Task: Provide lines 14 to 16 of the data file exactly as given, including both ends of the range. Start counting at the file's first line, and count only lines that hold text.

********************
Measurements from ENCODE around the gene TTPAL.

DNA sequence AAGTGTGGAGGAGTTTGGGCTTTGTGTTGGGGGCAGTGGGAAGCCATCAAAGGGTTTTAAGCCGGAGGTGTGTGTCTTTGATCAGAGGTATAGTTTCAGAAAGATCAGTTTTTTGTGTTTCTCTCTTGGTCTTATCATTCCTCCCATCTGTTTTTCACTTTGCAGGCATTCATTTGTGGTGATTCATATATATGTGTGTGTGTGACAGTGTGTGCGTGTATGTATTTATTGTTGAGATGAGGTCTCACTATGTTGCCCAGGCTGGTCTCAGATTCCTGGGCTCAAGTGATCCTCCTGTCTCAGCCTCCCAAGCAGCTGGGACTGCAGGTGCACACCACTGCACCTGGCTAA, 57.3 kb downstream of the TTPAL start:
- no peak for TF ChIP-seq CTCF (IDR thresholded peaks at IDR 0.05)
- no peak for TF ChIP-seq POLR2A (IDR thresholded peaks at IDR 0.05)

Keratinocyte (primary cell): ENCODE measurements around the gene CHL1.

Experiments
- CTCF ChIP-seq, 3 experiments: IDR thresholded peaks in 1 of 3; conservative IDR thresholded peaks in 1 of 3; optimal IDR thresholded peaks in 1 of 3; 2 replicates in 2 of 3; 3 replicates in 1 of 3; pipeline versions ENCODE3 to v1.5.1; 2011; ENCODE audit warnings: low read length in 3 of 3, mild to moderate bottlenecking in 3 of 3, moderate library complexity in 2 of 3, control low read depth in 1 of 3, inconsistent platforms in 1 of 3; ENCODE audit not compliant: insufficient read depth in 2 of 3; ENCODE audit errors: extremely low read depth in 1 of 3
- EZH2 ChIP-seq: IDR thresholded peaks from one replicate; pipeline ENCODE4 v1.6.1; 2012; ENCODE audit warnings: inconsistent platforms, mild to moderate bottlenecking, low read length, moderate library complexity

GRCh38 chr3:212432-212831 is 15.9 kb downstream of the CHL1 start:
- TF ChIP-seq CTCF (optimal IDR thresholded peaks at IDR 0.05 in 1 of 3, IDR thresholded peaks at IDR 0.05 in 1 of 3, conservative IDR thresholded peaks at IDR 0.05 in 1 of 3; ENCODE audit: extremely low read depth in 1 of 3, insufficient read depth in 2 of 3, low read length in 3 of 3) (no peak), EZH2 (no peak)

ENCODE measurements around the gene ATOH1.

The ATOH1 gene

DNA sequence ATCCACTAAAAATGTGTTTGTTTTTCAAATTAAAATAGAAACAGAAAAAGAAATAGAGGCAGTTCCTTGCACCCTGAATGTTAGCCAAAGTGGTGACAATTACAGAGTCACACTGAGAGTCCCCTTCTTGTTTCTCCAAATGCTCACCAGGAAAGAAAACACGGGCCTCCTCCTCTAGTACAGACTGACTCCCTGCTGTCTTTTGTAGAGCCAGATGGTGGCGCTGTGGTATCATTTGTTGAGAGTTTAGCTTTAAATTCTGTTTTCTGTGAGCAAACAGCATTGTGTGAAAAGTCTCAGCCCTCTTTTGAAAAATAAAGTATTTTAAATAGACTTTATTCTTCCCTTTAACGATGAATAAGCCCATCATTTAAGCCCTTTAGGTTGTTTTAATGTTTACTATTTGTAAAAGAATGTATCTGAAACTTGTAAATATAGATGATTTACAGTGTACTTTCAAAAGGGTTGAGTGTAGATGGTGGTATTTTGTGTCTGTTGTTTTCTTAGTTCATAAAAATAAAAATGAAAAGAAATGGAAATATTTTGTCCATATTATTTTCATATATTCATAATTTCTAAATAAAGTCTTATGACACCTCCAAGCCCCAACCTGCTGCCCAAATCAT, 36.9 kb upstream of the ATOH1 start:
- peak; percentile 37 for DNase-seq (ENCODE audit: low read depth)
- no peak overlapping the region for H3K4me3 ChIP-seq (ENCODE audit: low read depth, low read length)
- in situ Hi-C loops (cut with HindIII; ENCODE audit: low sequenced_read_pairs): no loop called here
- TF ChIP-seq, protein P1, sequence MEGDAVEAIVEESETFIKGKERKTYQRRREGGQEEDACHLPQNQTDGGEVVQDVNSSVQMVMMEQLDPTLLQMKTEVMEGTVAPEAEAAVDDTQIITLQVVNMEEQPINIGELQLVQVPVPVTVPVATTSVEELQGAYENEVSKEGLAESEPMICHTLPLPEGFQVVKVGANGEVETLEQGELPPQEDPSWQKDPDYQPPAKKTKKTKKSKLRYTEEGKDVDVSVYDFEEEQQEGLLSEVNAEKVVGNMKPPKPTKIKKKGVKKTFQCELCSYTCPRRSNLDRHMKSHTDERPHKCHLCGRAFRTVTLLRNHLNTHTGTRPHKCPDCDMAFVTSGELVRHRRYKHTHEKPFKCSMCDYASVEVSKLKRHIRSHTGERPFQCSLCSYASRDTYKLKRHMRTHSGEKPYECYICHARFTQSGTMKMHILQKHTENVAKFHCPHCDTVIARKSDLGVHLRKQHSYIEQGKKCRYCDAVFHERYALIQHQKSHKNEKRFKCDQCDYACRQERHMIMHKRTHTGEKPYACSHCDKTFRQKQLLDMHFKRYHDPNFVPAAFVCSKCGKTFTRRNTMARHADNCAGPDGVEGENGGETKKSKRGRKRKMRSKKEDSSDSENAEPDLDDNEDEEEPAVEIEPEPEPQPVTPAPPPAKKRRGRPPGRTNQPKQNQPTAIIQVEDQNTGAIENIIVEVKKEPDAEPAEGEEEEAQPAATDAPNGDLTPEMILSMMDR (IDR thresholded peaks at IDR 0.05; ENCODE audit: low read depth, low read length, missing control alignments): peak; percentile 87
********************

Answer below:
- peak; percentile 37 for DNase-seq (ENCODE audit: low read depth)
- no peak overlapping the region for H3K4me3 ChIP-seq (ENCODE audit: low read depth, low read length)
- in situ Hi-C loops (cut with HindIII; ENCODE audit: low sequenced_read_pairs): no loop called here